Traditionally, it has been the responsibility of the East Asian government to plan and implement community development projects. This is changing as both students and the government recognize the role citizens can play in creating a better place to live. It is often the task of education programs to help students realize the power they hold within themselves to change their communities for the better. At the Oasis Training Center in East Asia, students were given the opportunity and challenge to design a project that enhances their city. By identifying a need within their community, planning something to address that need, implementing it, and eventually evaluating and reporting on it, students took ownership of the change they saw occurring all around them. Students decided to plan a project in order to promote environmental health. They researched about recycling programs and then presented this research to a local high school. They then collected weekly the plastic and paper collected at the school. From these collections, the school benefitted financially and the students were proud to see the positive effects their work had on their community. Continue Reading »
Posts Tagged ‘East Asia’
Filed under: Community Development
Tags: East Asia, Education
These touching letters are from two young girls in a CWR-sponsored after school program. We thought it was important to share these with you, who have served as their “uncles and aunts of CWR” through donations, advocacy and prayer.
In parts of East Asia, the struggle to find a shred of employment sends many parents to the cities, forced to place their sons and daughters in the full-time care of tired grandparents. These so-called “left-behind” children often go a year or more without seeing their mother or father. We are watching depression and learning disabilities reach epidemic status among this young generation of borderline orphans. It is a slow-motion economic disaster. Continue Reading »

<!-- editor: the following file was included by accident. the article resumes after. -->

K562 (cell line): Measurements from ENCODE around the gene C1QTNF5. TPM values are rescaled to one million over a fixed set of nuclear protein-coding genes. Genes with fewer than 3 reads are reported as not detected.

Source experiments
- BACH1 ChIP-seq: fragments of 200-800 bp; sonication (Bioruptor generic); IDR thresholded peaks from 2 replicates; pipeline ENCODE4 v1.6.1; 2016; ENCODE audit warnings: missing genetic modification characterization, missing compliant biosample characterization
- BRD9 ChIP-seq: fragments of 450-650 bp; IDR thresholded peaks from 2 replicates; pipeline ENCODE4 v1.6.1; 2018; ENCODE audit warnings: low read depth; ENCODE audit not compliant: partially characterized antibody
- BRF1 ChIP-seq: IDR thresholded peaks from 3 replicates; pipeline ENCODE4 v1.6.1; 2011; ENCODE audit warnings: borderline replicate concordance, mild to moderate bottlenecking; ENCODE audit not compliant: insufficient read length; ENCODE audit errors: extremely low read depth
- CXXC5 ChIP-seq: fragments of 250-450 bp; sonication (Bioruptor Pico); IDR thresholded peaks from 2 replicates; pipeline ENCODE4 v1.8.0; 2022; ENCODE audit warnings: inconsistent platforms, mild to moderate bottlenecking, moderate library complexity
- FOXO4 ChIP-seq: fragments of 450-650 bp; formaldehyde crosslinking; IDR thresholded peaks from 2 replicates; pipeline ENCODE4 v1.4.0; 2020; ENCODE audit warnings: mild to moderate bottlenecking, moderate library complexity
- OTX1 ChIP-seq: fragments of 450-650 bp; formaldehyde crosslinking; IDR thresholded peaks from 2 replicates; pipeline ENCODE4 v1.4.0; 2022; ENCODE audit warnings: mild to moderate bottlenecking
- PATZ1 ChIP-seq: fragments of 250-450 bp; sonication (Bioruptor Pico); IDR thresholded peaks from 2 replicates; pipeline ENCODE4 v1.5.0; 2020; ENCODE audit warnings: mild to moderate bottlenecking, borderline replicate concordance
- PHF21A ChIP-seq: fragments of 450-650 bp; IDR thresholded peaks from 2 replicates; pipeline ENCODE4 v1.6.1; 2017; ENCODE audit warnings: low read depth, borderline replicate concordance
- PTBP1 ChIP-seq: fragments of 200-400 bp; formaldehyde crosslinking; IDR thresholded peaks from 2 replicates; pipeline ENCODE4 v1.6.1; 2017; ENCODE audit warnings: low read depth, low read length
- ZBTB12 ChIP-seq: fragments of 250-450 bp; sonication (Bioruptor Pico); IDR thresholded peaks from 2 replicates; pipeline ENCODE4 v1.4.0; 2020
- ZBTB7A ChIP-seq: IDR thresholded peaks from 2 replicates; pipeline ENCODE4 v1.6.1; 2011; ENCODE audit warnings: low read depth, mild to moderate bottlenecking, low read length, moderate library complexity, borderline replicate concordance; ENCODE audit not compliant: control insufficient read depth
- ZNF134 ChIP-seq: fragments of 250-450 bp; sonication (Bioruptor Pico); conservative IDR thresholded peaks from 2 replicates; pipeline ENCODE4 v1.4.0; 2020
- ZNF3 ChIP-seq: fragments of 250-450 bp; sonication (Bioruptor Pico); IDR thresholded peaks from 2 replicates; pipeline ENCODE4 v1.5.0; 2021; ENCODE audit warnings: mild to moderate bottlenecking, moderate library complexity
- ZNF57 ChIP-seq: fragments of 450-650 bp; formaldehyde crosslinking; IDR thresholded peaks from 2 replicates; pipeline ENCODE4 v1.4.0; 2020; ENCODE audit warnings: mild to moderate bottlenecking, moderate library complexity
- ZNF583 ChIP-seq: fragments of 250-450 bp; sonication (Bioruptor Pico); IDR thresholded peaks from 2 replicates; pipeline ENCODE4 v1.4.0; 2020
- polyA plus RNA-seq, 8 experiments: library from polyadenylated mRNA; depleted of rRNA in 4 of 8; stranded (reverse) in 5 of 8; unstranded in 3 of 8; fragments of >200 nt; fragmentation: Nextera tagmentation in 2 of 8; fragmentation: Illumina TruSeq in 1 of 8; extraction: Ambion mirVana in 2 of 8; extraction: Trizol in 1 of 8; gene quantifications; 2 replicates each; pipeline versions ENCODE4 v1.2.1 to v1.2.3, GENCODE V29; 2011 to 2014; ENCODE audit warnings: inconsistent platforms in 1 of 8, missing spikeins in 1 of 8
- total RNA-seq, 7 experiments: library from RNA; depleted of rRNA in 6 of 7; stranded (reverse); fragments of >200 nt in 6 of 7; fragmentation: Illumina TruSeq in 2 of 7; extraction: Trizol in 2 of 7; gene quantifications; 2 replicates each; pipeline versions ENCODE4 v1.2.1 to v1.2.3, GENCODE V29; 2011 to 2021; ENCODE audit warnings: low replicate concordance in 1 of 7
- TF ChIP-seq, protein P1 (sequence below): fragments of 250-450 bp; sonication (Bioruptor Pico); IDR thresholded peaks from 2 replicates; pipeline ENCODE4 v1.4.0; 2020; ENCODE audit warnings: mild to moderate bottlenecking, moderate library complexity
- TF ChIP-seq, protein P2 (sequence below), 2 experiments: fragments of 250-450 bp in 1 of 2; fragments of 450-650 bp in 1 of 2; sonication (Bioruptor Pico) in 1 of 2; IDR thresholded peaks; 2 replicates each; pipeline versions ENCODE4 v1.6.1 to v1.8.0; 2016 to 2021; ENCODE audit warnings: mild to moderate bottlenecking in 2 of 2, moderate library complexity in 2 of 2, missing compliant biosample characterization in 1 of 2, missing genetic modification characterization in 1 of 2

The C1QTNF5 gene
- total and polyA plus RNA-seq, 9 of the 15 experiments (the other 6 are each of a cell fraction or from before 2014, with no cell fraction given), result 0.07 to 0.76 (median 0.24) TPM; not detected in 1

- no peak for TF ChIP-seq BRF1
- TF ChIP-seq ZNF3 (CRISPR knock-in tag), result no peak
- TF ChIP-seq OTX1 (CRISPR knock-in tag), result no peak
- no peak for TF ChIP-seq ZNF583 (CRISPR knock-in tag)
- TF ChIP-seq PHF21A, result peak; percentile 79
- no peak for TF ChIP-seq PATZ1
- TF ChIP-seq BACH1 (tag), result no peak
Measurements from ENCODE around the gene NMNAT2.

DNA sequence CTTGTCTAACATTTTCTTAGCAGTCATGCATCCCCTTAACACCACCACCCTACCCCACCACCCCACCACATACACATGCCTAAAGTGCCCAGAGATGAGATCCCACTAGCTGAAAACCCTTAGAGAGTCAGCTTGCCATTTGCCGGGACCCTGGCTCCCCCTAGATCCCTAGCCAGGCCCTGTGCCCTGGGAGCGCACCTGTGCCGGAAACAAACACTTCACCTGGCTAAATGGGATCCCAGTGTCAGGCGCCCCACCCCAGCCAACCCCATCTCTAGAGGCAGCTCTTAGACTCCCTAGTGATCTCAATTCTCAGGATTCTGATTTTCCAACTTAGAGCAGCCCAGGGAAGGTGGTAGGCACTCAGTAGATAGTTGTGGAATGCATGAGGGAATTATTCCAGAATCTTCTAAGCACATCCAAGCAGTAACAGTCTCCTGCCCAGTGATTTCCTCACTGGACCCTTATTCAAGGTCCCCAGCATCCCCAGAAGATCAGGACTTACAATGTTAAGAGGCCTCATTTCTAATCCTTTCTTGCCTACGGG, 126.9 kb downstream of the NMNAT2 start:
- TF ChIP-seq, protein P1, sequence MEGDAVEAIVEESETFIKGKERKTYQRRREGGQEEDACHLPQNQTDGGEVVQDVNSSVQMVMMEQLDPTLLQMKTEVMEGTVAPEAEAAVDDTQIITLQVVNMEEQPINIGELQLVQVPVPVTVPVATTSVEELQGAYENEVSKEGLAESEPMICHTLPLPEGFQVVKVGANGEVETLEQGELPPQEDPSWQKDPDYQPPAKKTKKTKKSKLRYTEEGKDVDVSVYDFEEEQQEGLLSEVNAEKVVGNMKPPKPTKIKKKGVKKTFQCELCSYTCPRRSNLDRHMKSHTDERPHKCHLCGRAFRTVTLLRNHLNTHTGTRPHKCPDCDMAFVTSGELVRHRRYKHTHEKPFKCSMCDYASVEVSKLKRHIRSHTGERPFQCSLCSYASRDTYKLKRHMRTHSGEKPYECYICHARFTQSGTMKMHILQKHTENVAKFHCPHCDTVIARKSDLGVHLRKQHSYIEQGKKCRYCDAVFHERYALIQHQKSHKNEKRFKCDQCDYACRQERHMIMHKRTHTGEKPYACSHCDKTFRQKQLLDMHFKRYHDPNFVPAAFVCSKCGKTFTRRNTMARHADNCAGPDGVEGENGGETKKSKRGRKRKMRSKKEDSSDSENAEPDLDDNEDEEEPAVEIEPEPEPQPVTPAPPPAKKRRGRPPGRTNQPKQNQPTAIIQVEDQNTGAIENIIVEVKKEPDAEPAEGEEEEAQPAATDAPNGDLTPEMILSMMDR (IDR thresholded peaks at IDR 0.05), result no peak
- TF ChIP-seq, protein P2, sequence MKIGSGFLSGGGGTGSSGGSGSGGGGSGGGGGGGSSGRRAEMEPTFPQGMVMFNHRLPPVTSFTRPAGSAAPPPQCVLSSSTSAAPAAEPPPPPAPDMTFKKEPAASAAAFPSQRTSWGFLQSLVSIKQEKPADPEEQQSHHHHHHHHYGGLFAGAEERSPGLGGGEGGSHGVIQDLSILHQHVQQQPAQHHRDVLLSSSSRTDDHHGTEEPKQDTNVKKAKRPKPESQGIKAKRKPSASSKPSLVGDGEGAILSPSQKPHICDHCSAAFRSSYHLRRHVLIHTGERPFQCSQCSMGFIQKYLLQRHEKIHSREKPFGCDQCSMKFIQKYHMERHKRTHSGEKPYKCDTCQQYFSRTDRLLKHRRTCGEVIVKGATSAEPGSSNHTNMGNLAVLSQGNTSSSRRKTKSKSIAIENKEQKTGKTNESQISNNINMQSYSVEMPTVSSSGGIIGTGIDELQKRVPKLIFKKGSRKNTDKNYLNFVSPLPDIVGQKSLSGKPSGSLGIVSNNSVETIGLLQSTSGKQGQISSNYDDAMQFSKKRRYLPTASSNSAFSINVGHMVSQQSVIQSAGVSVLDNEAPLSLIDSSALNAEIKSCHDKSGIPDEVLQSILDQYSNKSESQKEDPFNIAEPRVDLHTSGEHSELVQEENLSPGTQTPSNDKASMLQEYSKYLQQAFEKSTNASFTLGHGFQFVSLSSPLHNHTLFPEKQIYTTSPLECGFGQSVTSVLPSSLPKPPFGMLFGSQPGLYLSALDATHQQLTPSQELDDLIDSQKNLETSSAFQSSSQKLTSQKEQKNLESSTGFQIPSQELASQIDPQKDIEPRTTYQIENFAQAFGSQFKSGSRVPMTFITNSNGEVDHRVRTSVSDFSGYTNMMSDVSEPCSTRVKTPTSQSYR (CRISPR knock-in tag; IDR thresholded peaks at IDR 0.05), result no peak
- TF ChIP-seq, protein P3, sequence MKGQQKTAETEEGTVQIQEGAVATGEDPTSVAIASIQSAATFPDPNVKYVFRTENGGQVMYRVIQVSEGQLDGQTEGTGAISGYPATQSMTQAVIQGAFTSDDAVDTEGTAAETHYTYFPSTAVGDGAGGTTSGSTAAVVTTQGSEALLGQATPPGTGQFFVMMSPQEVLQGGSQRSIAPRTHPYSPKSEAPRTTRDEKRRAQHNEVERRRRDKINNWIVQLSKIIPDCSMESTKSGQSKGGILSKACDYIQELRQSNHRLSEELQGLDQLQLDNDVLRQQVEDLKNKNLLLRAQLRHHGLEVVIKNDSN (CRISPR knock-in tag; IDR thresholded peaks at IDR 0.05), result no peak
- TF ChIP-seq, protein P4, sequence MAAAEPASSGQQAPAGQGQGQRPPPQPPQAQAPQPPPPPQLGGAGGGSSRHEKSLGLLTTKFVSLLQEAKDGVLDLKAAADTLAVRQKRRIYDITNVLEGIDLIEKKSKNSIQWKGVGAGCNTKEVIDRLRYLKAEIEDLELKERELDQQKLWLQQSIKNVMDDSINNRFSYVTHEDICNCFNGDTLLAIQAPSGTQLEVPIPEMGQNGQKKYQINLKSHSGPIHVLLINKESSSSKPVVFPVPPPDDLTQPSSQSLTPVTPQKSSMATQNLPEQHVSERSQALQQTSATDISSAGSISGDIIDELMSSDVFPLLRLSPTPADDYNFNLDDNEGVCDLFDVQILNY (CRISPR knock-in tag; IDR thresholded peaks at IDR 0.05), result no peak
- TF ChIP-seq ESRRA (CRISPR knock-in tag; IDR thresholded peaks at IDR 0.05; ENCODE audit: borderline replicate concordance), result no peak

Filed under: Community Development
Tags: East Asia, Water
Water is the foundation of our livelihood. Not only do we need water for our own personal health, but without water crops would be depleted, animals would die, and good sanitation practices would be merely a dream.
It is difficult to imagine living in a place where an essential resource such as water is scarce. Unfortunately, having a lack of water is a reality for many communities throughout the world. One of those communities, a small village in eastern Asia, knows what it means to live without easy access to water.
In the past, the only water resource for the people of the village was a small spring two kilometers away from the community. Retrieving water on a daily basis was not only inconvenient but also difficult, especially for the elderly.
The Women’s Federation of the village saw this as an imminent need in the community and decided to take action. Through funds provided by Covenant World Relief, the Federation was able to work with the community to construct 100 individual rainwater catchment systems.
As a result, the lives of 500 people and 200 animals have been improved. Community members worked together to construct the cisterns and upon completion they were excited about the water they could use to irrigate small vegetable gardens, give to animals and use for washing clothes and bathing.
Even more encouraging is that many families were willing to contribute some of their own funds in order to make their situation even better. Now, many houses have added an additional paved area in their compound which is used for activities including drying vegetables and washing clothes.
It is clear that God is at work improving the lives of the people in this village in Asia, and though there are many communities that are still in need of access to water, it is encouraging to know that one more community is able to experience the Good News of the Kingdom through something as basic as water.
–Written by Lauren Ernst, CWR intern